Local teams continue to be more successful than call centre workers when it comes to reaching the close contacts of people who tested positive for coronavirus.
New figures from the Department of Health and Social Care show local health protection teams traced 98% of contacts, while for online or call centre teams that number was 56.1%.
When people are reached, they are asked to self-isolate for two weeks from the day they were last in contact with the infected person.
There has been a consistent gap between local teams and call centres/online since the NHS Test and Trace system for coronavirus launched in England in late May.
In the first week, the local figure was 99.7% and the call centre/online statistic was 52.5%.
Experts have warned the scheme, which Prime Minister Boris Johnson previously promised would be “world beating”, must quickly improve to cope with the expected pressures when all pupils go back to school in September and as winter approaches.
Mr Johnson repeated this claim on Thursday, saying: “If you look at what we are doing, actually I think it certainly is – it certainly does fit that description of ‘world-beating’.
“I think I’m right in saying that we are now testing more – per head of population – than virtually any other country in Europe, certainly, in America they are testing a huge number of people.”
He said the test and trace system was “absolutely crucial” for the government’s coronavirus strategy.
“If you look at what we are doing with some of the local social distancing measures that we are bringing back in, that’s entirely driven by our ability to detect cases through local test and trace, working with our local authorities and taking the right local measures,” the PM said.
Some councils have launched local contact-tracing operations to supplement the national system.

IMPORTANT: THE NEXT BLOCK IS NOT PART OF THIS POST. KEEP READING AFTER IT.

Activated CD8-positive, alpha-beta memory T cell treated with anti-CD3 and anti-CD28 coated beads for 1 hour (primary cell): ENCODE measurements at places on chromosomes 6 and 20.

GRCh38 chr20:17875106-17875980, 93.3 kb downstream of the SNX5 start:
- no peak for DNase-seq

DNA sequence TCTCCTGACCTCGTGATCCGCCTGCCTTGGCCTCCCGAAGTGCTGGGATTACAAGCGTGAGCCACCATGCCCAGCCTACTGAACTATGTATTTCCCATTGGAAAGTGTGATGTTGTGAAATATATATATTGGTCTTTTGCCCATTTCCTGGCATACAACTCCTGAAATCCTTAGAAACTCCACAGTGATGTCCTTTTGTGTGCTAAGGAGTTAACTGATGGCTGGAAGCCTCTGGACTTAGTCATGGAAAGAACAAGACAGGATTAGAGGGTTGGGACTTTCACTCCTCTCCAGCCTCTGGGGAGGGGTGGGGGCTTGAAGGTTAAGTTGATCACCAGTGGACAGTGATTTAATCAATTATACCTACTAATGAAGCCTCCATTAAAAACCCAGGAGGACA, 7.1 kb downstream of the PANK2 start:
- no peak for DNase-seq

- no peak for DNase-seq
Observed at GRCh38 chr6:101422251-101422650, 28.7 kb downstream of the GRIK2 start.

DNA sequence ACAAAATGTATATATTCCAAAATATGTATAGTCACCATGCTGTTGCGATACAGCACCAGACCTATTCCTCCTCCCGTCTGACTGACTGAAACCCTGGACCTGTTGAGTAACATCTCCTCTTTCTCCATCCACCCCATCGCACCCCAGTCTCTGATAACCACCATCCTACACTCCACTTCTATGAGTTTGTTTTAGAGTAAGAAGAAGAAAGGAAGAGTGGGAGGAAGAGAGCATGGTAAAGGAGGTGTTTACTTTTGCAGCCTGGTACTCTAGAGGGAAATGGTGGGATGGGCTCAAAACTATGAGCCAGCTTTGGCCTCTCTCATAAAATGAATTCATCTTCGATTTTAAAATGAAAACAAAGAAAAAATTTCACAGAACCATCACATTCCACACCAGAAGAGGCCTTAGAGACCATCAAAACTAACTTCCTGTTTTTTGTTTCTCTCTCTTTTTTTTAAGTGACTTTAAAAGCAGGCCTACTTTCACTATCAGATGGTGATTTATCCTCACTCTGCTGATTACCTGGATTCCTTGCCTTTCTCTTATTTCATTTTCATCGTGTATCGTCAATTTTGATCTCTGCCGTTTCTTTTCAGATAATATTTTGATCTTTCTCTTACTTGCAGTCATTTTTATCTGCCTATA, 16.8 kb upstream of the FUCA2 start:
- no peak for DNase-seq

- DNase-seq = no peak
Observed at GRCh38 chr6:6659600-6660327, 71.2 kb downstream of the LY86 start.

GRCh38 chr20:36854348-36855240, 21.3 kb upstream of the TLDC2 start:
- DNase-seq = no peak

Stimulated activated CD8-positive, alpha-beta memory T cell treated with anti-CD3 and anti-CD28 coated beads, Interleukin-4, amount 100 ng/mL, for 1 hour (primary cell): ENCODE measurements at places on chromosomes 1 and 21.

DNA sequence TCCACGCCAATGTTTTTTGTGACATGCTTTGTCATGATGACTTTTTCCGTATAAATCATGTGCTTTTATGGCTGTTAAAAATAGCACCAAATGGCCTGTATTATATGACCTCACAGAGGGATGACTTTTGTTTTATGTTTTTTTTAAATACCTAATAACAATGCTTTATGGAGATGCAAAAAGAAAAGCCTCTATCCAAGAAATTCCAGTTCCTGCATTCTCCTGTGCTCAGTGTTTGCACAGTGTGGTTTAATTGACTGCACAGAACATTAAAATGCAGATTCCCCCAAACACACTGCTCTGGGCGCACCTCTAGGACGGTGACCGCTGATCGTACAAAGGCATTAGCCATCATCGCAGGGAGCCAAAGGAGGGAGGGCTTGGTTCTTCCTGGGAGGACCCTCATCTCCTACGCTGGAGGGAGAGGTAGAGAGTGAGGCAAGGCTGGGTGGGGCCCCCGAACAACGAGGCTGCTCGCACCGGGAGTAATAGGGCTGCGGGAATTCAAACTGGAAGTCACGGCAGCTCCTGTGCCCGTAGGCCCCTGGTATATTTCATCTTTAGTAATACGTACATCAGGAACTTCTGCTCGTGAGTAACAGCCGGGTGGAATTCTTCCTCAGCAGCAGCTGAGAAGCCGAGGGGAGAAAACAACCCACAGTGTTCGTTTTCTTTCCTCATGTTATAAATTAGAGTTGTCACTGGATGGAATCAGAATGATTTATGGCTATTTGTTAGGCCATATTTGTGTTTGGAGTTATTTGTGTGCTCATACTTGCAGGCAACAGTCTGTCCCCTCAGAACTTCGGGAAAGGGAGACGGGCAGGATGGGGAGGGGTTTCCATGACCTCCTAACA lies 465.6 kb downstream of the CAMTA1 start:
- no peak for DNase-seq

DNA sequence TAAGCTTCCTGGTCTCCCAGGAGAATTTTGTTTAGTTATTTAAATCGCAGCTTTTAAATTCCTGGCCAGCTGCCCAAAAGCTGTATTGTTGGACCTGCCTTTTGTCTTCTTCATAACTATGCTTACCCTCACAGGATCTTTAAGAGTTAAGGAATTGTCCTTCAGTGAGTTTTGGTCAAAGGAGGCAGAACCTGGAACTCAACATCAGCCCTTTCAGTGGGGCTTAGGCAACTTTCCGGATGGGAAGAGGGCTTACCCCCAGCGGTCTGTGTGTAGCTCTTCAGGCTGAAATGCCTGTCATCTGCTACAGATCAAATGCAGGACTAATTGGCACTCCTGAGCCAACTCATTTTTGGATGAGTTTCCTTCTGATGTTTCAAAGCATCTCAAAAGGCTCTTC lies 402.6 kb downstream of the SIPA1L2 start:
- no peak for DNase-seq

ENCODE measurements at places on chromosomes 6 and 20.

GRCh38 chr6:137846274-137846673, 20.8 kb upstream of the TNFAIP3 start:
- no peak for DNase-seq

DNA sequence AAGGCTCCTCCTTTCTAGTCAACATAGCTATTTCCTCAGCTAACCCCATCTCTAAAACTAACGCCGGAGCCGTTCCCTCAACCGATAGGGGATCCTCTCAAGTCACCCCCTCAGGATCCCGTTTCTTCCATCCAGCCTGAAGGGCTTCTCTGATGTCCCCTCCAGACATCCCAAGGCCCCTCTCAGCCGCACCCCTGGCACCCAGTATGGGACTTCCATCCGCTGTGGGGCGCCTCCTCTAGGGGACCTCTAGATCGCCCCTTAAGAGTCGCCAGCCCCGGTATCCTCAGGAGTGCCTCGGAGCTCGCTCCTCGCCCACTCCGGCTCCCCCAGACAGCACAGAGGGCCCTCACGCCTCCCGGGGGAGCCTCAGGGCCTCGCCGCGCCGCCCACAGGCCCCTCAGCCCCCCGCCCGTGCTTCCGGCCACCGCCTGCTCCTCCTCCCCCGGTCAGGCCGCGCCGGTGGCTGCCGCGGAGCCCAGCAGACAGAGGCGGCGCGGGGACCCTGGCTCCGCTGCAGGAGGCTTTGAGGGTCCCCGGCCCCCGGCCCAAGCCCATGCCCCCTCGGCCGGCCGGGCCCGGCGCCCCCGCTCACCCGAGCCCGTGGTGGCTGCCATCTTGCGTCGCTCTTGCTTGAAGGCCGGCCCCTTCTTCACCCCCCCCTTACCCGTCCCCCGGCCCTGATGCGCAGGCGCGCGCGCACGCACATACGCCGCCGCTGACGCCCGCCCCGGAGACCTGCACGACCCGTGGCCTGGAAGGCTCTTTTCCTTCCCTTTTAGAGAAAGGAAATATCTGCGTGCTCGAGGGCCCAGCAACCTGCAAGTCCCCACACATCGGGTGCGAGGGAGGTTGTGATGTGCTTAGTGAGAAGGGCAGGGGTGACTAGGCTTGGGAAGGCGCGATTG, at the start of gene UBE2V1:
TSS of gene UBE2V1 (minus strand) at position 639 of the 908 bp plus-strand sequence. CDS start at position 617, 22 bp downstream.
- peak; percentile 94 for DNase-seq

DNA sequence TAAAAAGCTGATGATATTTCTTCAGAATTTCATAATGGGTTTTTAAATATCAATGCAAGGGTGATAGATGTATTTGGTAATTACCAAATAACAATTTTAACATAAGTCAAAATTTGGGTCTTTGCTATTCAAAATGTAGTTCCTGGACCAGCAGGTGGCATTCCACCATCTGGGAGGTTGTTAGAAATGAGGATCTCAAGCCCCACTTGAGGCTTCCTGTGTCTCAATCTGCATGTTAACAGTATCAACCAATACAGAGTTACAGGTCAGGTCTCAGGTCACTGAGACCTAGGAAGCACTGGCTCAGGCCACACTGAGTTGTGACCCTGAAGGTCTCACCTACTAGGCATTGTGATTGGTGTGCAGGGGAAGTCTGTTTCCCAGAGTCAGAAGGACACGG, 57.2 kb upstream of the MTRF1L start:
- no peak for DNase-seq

Calderdale Council, which covers Halifax and surrounding areas, is the second authority to make the move after Blackburn with Darwen said it was setting up a locally focused system to utilise community knowledge because the government’s system was not fast enough.
But officials insist the national Test and Trace programme is not at odds with local systems, and is working in partnership with local authorities and their health protection teams.
National figures show 72.4% of close contacts were reached in the week ending 29 July, down from 76.2% in the previous week, and also a fall compared with the 90.7% reached in the first week of Test and Trace (week ending 3 June).
Since the system launched, 199,524 close contacts of people who tested positive for COVID-19 have been reached.
This represents 82.2% out of a total of 242,749 people identified as close contacts. The other 43,225 people (17.8%) were identified but not reached.
Meanwhile, Scotland has announced 67 new coronavirus cases – the highest daily rise in over two months. More than half (39) were in the Grampian area.
Some 25 of the new infections were in Aberdeen where there has been an outbreak in the city, with lockdown restrictions reintroduced, as bars, cafes and restaurants were ordered to close.
A five-mile travel rule has been put in place and residents are being told not to enter each other’s houses.
Some 79 confirmed cases have now been identified in Aberdeen and a further 30 are under investigation.
Across the UK, latest government figures show 65 more people have died in hospitals, care homes and the wider community in a 24-hour period up to 5pm on Tuesday, after testing positive for coronavirus. This takes the total to 46,364.
The government also said in the 24 hours up to 9am on Wednesday, there had been 892 further laboratory-confirmed cases.
Overall, a total of 307,184 cases have been confirmed.